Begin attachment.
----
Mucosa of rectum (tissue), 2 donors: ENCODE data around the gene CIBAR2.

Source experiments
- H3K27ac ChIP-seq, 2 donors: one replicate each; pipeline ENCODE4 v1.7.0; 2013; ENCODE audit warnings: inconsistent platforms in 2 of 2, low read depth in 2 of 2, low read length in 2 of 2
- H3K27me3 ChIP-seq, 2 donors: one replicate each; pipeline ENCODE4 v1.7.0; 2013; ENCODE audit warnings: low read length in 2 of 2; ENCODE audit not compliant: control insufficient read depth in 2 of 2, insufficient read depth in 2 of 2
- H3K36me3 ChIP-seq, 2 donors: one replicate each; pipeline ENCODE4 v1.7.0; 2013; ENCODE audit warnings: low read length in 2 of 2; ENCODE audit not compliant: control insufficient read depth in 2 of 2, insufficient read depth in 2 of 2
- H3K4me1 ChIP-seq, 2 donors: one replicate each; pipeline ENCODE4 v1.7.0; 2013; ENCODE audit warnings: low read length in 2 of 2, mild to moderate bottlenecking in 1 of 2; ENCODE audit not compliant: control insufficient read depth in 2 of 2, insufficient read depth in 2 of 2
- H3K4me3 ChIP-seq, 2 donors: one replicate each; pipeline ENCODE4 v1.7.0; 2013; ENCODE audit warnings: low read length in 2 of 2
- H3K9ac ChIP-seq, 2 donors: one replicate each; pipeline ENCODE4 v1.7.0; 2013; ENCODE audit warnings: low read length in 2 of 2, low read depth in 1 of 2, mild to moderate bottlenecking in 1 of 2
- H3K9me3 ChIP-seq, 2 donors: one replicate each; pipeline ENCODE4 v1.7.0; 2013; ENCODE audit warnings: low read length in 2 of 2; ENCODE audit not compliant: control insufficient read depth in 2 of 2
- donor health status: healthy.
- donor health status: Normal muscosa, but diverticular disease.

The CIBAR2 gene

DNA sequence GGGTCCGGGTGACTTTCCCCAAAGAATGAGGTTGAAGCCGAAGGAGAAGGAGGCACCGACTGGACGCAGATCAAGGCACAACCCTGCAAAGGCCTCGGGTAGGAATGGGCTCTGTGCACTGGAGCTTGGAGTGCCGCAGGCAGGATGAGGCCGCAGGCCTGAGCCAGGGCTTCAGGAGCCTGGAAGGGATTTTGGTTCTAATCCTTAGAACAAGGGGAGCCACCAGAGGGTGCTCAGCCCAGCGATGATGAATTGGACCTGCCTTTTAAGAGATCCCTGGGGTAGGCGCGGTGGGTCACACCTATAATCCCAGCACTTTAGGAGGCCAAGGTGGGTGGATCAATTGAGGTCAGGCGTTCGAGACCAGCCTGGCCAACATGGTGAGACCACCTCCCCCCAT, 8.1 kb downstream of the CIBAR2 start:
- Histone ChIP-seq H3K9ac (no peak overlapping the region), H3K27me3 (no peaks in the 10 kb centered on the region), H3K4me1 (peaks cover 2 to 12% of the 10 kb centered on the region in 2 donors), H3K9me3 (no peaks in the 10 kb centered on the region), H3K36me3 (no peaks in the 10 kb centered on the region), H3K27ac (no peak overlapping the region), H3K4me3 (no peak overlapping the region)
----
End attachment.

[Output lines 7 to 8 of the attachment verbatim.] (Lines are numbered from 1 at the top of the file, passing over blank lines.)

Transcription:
- H3K4me3 ChIP-seq, 2 donors: one replicate each; pipeline ENCODE4 v1.7.0; 2013; ENCODE audit warnings: low read length in 2 of 2
- H3K9ac ChIP-seq, 2 donors: one replicate each; pipeline ENCODE4 v1.7.0; 2013; ENCODE audit warnings: low read length in 2 of 2, low read depth in 1 of 2, mild to moderate bottlenecking in 1 of 2